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Think Big. Move Fast.

Despite the troubles in the economy, the mobile industry is as dynamic as it has ever been.  The changing landscape creates significant opportunities for entrepreneurs and should deliver exciting products and services to the consumer.

Here are our predictions for what’s to come in mobile in 2009:

1. The iPhone’s impact is not directly due to iPhone usage.

With all the buzz around the iPhone and its great stats, people might question this. However, I think 2009 will show that it’s not iPhone usage that will have the greatest impact on mobile but the wave of iPhone/appstore-like offerings being created by Apple’s competitors. Apple showed the device manfuacturers that sell the vast majority of the world’s phones how to rethink the phone from the ground up to make sense for data and apps and that will be the iPhone’s biggest impact on the industry in 2009.

A number of other large players like Google/HTC, RIM, Samsung, LG and Nokia are each coming to market with multiple offerings that have large high-res touch screens and in several important cases app stores that facilitate mobile content discovery and payments. The number of iPhone-like products by the end of 2009 should outnumber the iPhone. Despite the down economy and people watching their pocketbooks, expect the growth of these more expensive smart phones to be a real bright spot for the mobile industry. Choice and competition is a great thing for consumers.

2. 3G networks break.

Well, what else would you expect with all those iPhones and iPhone-like phones out there? These networks were designed for voice not for data and the stress placed on these networks with this new generation of phones will be significant. Areas that will continue to see innovation will include the access part of the network which will make use of intelligent smaller cells and which will leverage wifi where possible. The backhaul portion of the network will also be ripe for innovation. In a year where telecom spending is likely to go down, we would expect spending on key stress points like backhaul to continue to grow.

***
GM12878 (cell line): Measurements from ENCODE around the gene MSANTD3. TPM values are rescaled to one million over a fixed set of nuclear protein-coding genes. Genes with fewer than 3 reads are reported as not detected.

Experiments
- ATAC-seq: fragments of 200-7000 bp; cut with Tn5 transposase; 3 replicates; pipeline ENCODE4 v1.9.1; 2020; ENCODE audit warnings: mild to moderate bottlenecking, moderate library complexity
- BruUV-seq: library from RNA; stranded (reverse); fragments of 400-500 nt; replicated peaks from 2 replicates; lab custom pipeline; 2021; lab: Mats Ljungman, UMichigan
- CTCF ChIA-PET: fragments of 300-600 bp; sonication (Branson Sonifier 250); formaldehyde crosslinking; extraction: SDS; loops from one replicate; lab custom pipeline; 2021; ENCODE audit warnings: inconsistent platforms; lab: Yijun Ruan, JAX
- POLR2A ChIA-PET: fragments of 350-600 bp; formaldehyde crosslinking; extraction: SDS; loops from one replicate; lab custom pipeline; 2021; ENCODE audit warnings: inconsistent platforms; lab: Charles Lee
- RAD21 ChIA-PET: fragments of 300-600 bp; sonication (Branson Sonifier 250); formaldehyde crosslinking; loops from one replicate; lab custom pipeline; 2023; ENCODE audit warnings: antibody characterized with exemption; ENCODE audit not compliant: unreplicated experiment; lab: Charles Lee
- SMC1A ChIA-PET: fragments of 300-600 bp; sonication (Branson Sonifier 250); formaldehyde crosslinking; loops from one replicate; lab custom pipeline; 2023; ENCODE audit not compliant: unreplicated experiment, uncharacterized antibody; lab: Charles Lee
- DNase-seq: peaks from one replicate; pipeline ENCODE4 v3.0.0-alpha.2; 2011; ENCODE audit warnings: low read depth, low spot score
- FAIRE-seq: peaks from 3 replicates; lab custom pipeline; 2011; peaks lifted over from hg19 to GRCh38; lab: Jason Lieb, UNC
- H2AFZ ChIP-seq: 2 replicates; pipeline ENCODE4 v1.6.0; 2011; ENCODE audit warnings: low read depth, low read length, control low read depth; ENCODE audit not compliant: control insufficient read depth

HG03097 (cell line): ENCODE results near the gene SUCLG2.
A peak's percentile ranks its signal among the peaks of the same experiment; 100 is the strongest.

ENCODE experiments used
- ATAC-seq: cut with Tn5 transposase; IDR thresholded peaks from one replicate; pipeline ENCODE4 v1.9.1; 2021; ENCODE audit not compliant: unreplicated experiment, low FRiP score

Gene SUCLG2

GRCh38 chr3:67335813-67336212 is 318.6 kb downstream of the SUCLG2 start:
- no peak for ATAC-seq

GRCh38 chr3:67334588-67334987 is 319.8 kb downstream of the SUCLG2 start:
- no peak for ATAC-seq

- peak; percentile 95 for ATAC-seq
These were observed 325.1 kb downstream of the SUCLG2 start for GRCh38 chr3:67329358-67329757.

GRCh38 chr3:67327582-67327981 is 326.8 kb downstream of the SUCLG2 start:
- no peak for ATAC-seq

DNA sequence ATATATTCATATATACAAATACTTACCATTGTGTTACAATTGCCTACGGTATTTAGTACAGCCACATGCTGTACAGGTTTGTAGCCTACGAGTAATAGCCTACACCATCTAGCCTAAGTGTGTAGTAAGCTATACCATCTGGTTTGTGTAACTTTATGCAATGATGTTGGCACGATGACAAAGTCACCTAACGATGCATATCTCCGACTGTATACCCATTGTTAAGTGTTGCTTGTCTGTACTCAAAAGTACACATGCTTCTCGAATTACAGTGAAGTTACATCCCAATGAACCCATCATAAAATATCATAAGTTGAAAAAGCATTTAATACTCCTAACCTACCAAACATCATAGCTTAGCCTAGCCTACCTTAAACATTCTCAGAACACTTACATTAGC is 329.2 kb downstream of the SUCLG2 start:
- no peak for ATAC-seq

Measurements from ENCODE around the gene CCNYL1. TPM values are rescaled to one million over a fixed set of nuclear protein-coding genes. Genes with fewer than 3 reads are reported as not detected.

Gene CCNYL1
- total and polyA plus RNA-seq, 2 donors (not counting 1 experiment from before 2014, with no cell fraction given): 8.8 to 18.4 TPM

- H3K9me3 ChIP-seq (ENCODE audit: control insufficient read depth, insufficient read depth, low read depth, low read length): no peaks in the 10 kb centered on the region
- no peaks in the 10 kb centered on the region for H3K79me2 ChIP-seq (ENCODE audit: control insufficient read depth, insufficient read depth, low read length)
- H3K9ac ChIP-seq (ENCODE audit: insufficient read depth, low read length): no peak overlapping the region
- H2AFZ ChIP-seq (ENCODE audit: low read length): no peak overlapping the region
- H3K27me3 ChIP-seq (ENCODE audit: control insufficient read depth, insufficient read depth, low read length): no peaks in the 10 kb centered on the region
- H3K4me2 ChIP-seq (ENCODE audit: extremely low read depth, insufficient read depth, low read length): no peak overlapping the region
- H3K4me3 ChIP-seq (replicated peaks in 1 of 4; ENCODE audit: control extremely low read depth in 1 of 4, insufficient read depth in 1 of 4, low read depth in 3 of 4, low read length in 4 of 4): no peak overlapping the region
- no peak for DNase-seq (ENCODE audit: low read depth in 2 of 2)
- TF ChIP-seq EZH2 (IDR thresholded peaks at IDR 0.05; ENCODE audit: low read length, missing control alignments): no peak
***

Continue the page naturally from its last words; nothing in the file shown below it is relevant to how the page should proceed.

3. Mobile app/wap business models are put through the crucible.

There have been a number of mobile app/wap startups funded over the last few years and 2009 will be the crucible test for their business models. I can’t predict which business model will win but I can predict that the winners will be the companies that have the capability to rapidly evolve and test different business models in order to move down the learning curve as quickly as possible. Unlike in the web world, mobile startups will have to think creatively about their business models given the complex ecosystem of carriers and phone vendors and will also have to understand from day one how their business model maps to geographies outside of the US.

All this change will create a lot of opportunity for the right mobile startups.

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  • http://www.google.com ASG

    “3G networks break. Well, what else would you expect with all those iPhones and iPhone-like phones out there? These networks were designed for voice not for data and the stress placed on these networks with this new generation of phones will be significant.”

    Actually, I’m not so sure of this prediction. While the access network will certainly utilise wi-fi, as you mention, it will likely incorporate femtocells and other edge devices as well. It’s been widely reported that AT&T will initiate femtocell trials in Q4 2008/Q1 2009 which will surely mitigate some of the load on the air interface. Here’s a link, if helpful:

    http://www.unstrung.com/document.asp?doc_id=166991

    Also, the 3G networks will not break as such. AT&T will not allow the data consumption of iPhone users (primarily non-enterprise customers, at the moment) to overload the network to such a point as to possibly impact their enterprise customers. As a result, we are seeing the move toward more intelligent networks that leverage IMS and DPI, among other technologies.

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  • http://blog.lookery.com Scott Rafer

    @ASG differentiating between Wi-Fi||mobile integration and femto use is cosmetic BS that the mobile carriers want us to swallow. It’s the same thing, except every Wi-Fi access point on the planet works — not just the femtos from your walled garden carrier. T-Mobile US’s UMA integration of Wi-Fi is killer and has made my life a lot cheaper and more convenient.

  • http://www.google.com ASG

    @ Scott – I’m well aware of how femtocells work, thank you. My point wasn’t to draw a distinction on the access side between wi-fi and femtocells, but rather to highlight differences on the handset side.

    In certain markets, the operators are intentionally limiting the number of wi-fi capable handsets in order to maintain their 3G data revenues as they’re unable to charge for data traffic via wi-fi.

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